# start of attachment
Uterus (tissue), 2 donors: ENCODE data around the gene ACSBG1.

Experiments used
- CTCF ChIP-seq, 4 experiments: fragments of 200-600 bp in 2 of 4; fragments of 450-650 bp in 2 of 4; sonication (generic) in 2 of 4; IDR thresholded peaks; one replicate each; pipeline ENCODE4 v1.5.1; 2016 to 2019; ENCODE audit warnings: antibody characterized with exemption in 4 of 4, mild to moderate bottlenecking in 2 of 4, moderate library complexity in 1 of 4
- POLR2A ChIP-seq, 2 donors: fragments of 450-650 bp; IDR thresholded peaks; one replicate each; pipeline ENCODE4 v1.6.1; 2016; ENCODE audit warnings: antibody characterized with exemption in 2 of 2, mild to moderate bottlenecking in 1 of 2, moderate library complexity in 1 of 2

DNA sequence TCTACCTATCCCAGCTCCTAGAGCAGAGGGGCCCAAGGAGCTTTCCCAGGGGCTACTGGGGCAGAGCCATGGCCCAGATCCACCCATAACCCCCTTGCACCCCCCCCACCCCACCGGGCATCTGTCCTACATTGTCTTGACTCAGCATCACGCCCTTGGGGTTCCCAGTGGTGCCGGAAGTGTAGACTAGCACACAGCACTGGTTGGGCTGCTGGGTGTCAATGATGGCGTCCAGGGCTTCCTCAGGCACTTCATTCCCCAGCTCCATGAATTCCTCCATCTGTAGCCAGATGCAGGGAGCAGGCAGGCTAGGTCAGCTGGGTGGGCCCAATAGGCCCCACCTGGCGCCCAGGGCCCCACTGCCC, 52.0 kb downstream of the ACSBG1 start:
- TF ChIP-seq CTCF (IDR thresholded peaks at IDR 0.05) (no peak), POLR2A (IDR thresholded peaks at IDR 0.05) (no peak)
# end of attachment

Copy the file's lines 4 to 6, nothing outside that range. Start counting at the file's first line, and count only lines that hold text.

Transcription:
- POLR2A ChIP-seq, 2 donors: fragments of 450-650 bp; IDR thresholded peaks; one replicate each; pipeline ENCODE4 v1.6.1; 2016; ENCODE audit warnings: antibody characterized with exemption in 2 of 2, mild to moderate bottlenecking in 1 of 2, moderate library complexity in 1 of 2

DNA sequence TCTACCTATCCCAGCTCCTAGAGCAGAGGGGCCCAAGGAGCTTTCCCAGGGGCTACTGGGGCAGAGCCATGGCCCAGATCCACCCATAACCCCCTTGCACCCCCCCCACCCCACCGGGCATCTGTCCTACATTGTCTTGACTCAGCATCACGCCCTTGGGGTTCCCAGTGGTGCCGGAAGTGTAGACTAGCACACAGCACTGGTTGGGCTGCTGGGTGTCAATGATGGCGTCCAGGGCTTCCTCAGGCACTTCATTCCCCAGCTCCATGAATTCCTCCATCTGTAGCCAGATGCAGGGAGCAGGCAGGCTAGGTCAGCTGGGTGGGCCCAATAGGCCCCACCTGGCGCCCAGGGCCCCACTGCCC, 52.0 kb downstream of the ACSBG1 start:
- TF ChIP-seq CTCF (IDR thresholded peaks at IDR 0.05) (no peak), POLR2A (IDR thresholded peaks at IDR 0.05) (no peak)